Dennis Gray, a developmental biologist at the University of Florida in Apopka, is trying to use genes from grape varieties to engineer a wine grape that is resistant to Pierce’s disease — a condition caused by a bacterium that has made it difficult to grow wine grapes in the state. He says that the lack of regulation is encouraging researchers like him to pursue such small-market crops. “Little agricultural labs just don’t have access to the infrastructure and the money needed to move these forward.”

Other emerging approaches may also escape regulation. Sally Mackenzie, a plant biologist at the University of Nebraska–Lincoln, contacted APHIS about the high-yield offspring of a transgenic sorghum grass plant — even though these offspring no longer contain the engineered gene. Mackenzie thinks that the transgene triggered an epigenetic change: it altered the plant’s gene expression by changing the pattern of chemical groups added to its DNA rather than changing the DNA sequence itself. In 2012, APHIS regulators invited Mackenzie to the organization’s headquarters in Riverdale, Maryland, and questioned her about this hypothesis. APHIS eventually notified her that it would not regulate her plants — a decision that Mackenzie says has accelerated her research and may allow her to launch a company to develop her grass variety.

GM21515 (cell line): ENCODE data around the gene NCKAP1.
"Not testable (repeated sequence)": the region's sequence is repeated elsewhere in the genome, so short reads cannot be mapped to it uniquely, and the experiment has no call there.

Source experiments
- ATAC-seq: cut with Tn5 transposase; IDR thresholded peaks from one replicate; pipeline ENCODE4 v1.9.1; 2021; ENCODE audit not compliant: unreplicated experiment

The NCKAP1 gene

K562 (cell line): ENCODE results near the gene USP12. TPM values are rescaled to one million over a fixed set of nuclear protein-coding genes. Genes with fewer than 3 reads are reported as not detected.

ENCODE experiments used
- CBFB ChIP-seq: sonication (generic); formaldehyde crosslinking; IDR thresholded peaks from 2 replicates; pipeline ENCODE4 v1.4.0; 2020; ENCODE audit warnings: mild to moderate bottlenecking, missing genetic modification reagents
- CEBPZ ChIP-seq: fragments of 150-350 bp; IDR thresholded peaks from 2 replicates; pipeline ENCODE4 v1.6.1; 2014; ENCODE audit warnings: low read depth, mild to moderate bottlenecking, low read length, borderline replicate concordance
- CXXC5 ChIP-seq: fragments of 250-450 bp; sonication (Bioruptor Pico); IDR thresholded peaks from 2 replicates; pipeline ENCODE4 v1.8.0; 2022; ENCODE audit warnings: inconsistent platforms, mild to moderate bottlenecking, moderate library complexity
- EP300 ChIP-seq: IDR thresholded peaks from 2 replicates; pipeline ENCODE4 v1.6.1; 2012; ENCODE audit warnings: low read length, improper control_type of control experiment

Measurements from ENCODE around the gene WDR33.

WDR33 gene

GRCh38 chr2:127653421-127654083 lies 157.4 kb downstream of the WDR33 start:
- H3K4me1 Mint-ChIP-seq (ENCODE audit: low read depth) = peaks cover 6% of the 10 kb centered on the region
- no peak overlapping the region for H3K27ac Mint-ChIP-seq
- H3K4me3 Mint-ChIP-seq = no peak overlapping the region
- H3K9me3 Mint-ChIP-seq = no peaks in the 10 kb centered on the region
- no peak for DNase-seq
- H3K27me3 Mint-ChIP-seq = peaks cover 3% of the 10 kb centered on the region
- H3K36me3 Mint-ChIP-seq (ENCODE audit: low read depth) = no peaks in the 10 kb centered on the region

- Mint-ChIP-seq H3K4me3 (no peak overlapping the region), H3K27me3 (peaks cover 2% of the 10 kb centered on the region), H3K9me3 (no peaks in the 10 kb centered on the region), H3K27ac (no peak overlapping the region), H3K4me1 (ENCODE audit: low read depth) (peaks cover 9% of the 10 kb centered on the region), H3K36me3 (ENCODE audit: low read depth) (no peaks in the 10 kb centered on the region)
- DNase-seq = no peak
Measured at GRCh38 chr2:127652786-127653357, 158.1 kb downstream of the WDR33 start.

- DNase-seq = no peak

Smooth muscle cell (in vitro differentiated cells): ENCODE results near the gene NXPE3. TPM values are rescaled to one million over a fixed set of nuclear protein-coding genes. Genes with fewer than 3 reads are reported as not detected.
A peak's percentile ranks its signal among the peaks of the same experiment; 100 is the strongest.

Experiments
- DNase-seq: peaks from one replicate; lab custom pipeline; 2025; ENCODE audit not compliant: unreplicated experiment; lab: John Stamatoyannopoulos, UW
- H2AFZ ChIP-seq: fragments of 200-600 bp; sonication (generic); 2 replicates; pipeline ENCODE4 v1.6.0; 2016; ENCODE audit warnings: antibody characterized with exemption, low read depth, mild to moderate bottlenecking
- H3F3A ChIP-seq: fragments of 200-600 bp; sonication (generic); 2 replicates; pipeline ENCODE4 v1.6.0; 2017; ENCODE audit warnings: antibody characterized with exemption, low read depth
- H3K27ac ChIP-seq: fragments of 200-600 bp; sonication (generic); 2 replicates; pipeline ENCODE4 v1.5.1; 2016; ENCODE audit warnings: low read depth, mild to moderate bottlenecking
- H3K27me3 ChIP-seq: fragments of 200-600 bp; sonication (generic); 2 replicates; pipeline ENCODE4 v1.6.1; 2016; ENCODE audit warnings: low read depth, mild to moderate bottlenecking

Agricultural giants Monsanto, based in St Louis, Missouri, and Syngenta, headquartered in Basel, Switzerland, are vying to license the technology. “The first thing they asked me was, ‘Have you been through APHIS?’” says Mackenzie.

Other companies are gauging their prospects with different DNA-modification tools, such as zinc-finger nucleases — enzymes that precisely target a region of the plant genome. In 2010, APHIS told Dow AgroSciences of Indianapolis, Indiana, that it would not regulate a herbicide-tolerant maize (corn) made using zinc-finger nucleases. Dow spokesman Garry Hamlin says that the company has since dropped the maize project, but is working with outside researchers to develop other crops using similar technology.